Kidron Valley

Disambiguation: This article deals with the biblical area of Kidron Valley, i.e. from Wadi al-Joz to Wadi Qadum.

The Kidron Valley is the valley on the eastern side of The Old City of Jerusalem, separating the (Haram al-Sharif) from the Mount of Olives. It starts north of the Old City of Jerusalem and continues east through the Judean Desert, towards the Dead Sea, descending 4000 feet along its 20 mile course. The modern name Kidron Valley applies to the the entire length of this long wadi, while the biblical names Nahal Kidron, Emek Yehoshafat, King’s Valley etc. might refer to certain parts of this valley located in the immediate vicinity of ancient Jerusalem, but not to the entire wadi.

Date Landscape Notes Reference
c. Kidron Valley as seen from the old city of Jerusalem.
c. Looking across the Kidron valley from Mount of Olives towards the old city of Jerusalem, with Dome of Rock and al-Aqsa on (Temple Mount) visible in far background.
c. Steps leading down from old city of Jerusalem into Kidron Valley, the Absalom's Pillar is on the right behind the tree, Basilica of Agony (center) and the golden domes of the Church of Mary Magdalene (top right) are also visible.
c. Tomb of Absalom (Yad Avsalom) in the Kidron Valley at the foot of Mount of Olives with entrance to the Cave of King Jehoshaphat (Maarat Yehoshafat) visible in the background to the left.
c. Ein Rogel, was a spring on the outskirts of Jerusalem mentioned in the Hebrew Bible as the hiding-place of David's spies, Jonathan and Ahimaaz during Absalom's uprising against the role of King David. It may also have been a sacred place in pre-Israelite times.
c. Tomb of Benei Hazir, the oldest of four monumental rock-cut tombs that stand in the Kidron Valley
c. An arial view of the Jewish Cemetery with tombs of Absalom, Benei Hazir and Zachariah at the bottom. The Jewish Cemetery on the Mount of Olives, including the Silwan necropolis, is the most ancient and most important cemetery in Jerusalem. The cemetery contains anywhere between 70,000 and 2 or 300,000 tombs from various periods, including the tombs of famous figures in Jewish history.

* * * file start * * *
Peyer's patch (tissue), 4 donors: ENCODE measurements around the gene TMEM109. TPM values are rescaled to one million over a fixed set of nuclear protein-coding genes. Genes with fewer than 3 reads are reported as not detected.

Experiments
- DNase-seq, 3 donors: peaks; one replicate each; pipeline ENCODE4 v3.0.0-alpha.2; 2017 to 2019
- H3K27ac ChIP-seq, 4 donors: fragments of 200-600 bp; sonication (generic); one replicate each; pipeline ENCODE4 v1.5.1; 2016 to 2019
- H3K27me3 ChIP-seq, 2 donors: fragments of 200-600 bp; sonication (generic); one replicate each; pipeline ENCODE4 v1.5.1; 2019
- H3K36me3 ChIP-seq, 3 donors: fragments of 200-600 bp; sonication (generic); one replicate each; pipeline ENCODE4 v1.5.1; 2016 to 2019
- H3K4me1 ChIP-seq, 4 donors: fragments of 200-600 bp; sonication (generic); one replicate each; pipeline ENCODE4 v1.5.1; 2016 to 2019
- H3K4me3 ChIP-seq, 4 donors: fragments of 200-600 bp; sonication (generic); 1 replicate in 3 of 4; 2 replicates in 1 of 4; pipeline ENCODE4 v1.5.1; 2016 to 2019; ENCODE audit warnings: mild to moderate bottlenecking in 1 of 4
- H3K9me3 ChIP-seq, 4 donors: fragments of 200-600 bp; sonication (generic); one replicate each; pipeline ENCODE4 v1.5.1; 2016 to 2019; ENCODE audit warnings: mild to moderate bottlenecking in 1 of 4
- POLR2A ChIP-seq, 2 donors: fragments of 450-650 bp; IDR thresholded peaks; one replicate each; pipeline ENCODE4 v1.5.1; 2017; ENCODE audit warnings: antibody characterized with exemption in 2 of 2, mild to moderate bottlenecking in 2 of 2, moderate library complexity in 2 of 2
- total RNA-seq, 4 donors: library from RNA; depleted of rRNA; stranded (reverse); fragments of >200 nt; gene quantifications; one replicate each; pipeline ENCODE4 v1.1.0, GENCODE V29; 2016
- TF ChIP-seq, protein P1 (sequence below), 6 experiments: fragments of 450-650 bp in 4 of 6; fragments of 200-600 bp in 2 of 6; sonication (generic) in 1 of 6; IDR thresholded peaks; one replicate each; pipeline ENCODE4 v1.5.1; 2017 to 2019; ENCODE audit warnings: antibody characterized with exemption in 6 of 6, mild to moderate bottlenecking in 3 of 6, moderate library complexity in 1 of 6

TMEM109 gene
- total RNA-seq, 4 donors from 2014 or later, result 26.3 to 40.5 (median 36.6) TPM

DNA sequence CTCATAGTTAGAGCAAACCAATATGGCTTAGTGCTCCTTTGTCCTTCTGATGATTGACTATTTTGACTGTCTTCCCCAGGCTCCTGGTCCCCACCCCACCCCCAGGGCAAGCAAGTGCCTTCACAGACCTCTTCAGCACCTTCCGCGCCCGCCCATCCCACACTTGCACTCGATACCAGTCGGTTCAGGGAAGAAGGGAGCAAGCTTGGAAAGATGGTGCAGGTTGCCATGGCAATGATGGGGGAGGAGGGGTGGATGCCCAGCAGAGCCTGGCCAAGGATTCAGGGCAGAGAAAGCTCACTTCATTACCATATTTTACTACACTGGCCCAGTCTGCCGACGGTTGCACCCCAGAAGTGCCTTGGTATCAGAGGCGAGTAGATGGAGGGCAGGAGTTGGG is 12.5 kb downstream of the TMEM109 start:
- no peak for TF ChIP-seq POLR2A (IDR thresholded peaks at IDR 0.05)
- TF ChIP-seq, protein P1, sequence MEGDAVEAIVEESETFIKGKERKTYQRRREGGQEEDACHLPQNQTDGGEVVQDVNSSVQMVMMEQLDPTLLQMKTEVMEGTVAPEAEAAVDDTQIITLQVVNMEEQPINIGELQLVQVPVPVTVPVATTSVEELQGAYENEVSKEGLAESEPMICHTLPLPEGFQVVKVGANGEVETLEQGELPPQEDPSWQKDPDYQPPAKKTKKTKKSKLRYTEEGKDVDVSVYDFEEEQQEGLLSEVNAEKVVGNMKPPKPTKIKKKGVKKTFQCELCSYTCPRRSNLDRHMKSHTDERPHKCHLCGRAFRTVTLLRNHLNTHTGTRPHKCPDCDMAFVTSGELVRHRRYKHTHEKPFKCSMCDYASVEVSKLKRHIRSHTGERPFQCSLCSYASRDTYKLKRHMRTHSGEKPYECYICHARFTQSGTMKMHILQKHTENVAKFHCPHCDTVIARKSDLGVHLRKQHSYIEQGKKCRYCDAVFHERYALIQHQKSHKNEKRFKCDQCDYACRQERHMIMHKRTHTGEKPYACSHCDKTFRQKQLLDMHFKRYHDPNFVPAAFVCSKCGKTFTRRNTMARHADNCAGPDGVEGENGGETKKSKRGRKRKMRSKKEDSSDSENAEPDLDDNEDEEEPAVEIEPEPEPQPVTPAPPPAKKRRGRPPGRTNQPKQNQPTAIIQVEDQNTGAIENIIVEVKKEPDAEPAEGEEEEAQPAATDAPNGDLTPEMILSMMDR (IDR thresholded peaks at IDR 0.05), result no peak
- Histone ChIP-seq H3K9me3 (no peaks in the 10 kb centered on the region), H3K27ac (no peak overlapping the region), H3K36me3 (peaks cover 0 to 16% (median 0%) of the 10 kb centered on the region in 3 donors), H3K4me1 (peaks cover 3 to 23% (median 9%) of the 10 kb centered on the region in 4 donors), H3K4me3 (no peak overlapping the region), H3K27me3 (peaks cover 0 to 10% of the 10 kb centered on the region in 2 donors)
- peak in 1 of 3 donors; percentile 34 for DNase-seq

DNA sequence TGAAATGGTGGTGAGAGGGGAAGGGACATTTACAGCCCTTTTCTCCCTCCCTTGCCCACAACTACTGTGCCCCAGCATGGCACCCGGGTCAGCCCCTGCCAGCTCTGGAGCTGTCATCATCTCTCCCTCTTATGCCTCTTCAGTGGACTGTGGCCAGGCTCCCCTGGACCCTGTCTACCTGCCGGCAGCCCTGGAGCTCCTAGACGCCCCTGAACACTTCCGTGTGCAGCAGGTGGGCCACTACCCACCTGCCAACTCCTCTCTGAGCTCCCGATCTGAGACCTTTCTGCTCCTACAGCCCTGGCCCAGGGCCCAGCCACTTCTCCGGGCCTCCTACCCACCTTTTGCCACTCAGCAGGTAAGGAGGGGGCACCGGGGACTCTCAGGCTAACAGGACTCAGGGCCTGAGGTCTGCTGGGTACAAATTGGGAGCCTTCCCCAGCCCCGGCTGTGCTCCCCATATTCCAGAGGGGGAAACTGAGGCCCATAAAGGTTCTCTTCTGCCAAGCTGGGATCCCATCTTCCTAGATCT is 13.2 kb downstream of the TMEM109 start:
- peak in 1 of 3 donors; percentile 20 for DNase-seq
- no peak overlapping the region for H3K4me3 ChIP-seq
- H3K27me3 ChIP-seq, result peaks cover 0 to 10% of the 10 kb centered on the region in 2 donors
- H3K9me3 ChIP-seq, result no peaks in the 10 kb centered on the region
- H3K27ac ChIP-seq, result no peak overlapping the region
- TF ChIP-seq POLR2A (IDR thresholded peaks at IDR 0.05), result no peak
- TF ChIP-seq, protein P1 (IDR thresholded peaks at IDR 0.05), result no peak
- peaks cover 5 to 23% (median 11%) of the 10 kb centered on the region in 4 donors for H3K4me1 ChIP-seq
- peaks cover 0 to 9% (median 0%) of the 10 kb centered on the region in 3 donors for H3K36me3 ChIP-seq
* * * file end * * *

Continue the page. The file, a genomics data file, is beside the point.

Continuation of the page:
c. Tomb of Zechariah in the Kidron Valley at the foot of Mount of Olives. The Tomb of Zechariah is an ancient stone monument adjacent to the Tomb of Benei Hezir that is considered in Jewish tradition to be the tomb of Zechariah ben Jehoiada. The monument is a monolith, completely carved out of the solid rock and does not contain a burial chamber.
c. The Church of All Nations, also known as the Church or Basilica of the Agony, is a Roman Catholic church located on the Mount of Olives in Jerusalem, next to the Garden of Gethsemane. It enshrines a section of bedrock where Jesus is said to have prayed before his arrest.
c. Bab al-Rahamh Cemetery is a historic Muslim cemetery along the eastern wall of Haram al-Sharif (Temple Mount) in Jerusalem, dating back to the middle of seventh century CE. Three of Muhammad's companions Obada Bin Al-Samet, Shadad Bin Aous Al-Ansari, and Thabet Thou Al-Asabe’ Al-Tamimi are believed to be buried here N/A
c. An aerial view of the Mount of Olives.
c. Tomb of the Virgin Mary, also Tomb of the Virgin Mary, is a Christian tomb in the Kidron Valley – at the foot of Mount of Olives, in Jerusalem – believed by Eastern Christians to be the burial place of Mary, the mother of Jesus. View of the tomb entrance from the courtyard.
c. Gethsemane at the foot of Mount of Olives, to the left is the Church of all Nations, most famous as the place where Jesus prayed and his disciples slept the night before Jesus' crucifixion.
c. Monolith of Silwan at the Silwan Necropolis in modern day Silwan, also known as the Tomb of Pharaoh's daughter is a cuboid rock-cut tomb located in Silwan, Jerusalem[1] dating from the period of the Kingdom of Judah; the latter name refers to a 19th-century hypothesis that the tomb was built by Solomon for his Egyptian wife.
c. Gihon Spring or Fountain of the Virgin in the Kidron Valley was the main source of water for the Pool of Siloam in the City of David, the original site of Jerusalem.
c. Saint Stephen's Church
Latest Update: September 08, 2015
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